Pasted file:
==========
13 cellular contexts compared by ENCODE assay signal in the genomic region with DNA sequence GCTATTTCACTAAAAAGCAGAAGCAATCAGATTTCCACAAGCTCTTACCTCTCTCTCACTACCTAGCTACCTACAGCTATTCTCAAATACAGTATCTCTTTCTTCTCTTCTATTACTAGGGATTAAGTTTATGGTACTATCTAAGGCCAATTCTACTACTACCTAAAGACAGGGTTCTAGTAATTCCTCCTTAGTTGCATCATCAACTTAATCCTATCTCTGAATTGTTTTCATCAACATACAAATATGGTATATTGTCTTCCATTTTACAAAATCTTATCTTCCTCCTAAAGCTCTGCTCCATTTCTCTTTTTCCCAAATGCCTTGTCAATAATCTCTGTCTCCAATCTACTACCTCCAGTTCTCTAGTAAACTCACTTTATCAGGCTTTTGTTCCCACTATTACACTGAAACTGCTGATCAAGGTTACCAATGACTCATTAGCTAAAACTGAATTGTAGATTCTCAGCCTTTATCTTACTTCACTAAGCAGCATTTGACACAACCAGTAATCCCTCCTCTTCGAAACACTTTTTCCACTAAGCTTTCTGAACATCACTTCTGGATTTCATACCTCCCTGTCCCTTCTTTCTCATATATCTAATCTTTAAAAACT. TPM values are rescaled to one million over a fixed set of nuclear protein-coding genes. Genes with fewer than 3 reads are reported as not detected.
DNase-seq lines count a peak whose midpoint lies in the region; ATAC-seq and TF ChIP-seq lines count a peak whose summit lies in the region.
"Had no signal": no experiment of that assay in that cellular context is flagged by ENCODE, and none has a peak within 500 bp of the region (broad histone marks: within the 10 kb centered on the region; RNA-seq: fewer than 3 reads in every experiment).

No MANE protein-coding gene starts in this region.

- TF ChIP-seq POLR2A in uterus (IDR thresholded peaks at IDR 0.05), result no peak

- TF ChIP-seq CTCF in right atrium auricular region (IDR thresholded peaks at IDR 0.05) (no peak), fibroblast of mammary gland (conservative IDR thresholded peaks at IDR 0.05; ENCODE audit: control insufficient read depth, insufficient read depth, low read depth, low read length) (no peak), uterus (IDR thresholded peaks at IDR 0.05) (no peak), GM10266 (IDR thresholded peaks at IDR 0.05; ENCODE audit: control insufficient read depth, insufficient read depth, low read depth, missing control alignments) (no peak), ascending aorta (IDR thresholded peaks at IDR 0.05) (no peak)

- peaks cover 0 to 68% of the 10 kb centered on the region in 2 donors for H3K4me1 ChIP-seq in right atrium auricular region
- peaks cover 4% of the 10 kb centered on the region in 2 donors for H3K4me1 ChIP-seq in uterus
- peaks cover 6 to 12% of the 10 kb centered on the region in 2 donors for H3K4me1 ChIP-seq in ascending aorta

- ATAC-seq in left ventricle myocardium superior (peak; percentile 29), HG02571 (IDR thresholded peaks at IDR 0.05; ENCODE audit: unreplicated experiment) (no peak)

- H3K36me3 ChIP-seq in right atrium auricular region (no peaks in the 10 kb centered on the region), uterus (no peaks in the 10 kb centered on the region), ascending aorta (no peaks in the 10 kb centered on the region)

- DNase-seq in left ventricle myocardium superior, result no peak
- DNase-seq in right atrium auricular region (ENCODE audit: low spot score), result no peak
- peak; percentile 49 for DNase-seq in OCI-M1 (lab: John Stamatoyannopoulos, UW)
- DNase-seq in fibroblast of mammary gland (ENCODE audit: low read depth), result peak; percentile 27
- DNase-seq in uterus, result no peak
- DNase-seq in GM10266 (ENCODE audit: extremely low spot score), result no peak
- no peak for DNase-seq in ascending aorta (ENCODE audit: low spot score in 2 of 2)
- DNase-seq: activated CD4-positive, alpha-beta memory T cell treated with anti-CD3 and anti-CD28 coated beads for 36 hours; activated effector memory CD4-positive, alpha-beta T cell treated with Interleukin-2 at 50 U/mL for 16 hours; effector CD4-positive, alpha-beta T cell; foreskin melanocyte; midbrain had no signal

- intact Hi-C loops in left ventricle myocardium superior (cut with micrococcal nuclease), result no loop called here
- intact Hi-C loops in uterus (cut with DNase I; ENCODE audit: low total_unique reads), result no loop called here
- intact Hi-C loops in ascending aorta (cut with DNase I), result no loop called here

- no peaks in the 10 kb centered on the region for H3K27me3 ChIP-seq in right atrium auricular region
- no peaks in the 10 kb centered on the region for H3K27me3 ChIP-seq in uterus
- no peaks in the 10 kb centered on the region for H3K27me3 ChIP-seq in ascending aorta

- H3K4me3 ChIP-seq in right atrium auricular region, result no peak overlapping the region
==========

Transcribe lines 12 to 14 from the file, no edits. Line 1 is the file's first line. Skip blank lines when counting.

- DNase-seq in left ventricle myocardium superior, result no peak
- DNase-seq in right atrium auricular region (ENCODE audit: low spot score), result no peak
- peak; percentile 49 for DNase-seq in OCI-M1 (lab: John Stamatoyannopoulos, UW)